The state will no longer try to clamp down on Christianity, the Government Minister for Communities has said.
Eric Pickles, speaking at a meeting of faith leaders, declared: “The days of the state trying to suppress Christianity and other faiths are over.”
Earlier this month Andy Burnham, a candidate for the Labour Party leadership, said his party needed to apologise for creating a culture which sidelined Christians.
Faith leaders at the meeting with Mr Pickles expressed their encouragement at the Government’s position.
Mr Pickles, who is MP for Brentwood and Ongar in Essex, also commented that the new Government values “the role of religion and faith in public life”.
He praised “faith communities” for making a difference to “every single neighbourhood in the country”.
Mr Pickles said that was something “that has not been sufficiently recognised by central Government”.
Mr Pickles, who in the run up to the General Election was Chairman of the Conservative Party, also commented: “Some see religion as a problem that needs to be solved. The new Government sees it as part of the solution.”
According to a press release on the Archbishop of Canterbury’s website, participants at the meeting were encouraged by the Government’s willingness “to see Church and faith communities as providing a model to be appreciated, rather than as a group to be shaped by government”.
The Faith in Society meeting included the Chief Rabbi and Roman Catholic Archbishop of Westminster, along with representatives from the Hindu and Sikh religions.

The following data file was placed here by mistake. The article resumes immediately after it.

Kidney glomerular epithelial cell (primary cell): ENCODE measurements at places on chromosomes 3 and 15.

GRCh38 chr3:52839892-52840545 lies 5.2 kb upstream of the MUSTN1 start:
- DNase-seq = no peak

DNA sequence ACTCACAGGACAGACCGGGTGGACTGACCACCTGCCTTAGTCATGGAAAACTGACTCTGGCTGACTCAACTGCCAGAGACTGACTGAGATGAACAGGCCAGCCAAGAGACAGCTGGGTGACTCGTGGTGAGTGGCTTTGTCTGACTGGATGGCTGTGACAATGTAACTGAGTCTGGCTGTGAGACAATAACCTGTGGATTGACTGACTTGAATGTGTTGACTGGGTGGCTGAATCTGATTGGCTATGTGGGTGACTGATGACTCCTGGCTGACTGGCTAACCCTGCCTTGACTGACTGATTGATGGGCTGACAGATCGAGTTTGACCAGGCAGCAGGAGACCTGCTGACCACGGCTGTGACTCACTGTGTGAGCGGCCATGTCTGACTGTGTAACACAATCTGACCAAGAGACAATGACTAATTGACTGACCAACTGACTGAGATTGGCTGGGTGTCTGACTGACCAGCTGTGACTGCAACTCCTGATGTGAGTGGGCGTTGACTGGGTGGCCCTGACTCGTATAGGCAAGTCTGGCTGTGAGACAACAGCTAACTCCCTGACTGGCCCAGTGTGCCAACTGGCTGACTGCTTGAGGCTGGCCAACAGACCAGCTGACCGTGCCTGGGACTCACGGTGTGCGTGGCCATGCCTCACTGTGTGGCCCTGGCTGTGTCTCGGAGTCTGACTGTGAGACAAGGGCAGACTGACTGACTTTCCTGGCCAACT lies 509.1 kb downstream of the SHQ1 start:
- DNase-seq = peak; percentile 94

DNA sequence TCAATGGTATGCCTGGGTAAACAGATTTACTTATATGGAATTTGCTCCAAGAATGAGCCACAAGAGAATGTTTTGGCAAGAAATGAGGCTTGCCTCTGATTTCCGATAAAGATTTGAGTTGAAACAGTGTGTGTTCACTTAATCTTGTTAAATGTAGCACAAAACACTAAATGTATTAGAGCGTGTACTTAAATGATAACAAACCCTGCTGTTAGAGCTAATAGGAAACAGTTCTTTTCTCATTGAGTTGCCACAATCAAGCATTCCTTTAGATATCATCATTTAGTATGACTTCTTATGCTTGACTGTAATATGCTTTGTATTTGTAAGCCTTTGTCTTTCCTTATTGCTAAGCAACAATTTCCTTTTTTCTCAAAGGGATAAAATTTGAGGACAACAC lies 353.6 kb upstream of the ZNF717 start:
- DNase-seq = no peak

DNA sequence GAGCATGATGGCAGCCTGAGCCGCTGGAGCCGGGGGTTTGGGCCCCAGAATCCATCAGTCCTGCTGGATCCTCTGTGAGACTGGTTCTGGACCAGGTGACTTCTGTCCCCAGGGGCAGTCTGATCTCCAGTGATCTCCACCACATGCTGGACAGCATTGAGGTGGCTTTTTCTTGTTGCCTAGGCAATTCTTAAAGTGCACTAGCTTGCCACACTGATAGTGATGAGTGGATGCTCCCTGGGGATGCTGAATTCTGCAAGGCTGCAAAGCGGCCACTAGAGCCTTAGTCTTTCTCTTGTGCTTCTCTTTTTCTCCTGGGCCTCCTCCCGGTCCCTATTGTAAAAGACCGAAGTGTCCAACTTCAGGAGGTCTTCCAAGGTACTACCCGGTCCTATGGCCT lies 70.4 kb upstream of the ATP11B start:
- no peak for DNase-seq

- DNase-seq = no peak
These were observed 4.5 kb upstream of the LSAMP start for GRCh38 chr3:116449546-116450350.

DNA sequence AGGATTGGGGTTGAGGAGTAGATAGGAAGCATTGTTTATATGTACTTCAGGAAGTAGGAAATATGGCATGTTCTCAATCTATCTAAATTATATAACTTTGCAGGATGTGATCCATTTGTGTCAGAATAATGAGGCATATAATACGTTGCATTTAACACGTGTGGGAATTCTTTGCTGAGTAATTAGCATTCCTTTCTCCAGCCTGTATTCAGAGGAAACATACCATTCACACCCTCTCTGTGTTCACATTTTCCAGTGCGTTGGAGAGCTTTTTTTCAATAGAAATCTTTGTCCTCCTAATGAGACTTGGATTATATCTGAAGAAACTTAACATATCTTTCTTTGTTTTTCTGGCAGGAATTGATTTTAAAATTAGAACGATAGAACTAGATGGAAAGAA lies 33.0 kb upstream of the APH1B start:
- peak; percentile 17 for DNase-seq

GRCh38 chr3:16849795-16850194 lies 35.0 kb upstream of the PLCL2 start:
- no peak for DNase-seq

Earlier this year Christian street preacher Dale Mcalpine was arrested after he described homosexual conduct as a “sin” during a private conversation with two Police Community Support Officers.
The Crown Prosecution Service decided to drop the charges after reviewing the evidence.
In December Christian hoteliers Ben and Sharon Vogelenzang faced a criminal trial in Liverpool Magistrates’ Court following a complaint over a conversation about Christianity and Islam.
The judge dismissed the case against the Vogelenzangs and declared them innocent.
Last October it emerged that a Christian grandmother, Pauline Howe, was investigated by police for ‘homophobic hatred’ after objecting to a ‘gay pride’ parade in her home town of Norwich.
And in 2005 Christian pensioners, Joe and Helen Roberts, were interrogated by police because they had expressed opposition to their local council spending public money on ‘gay rights’ projects.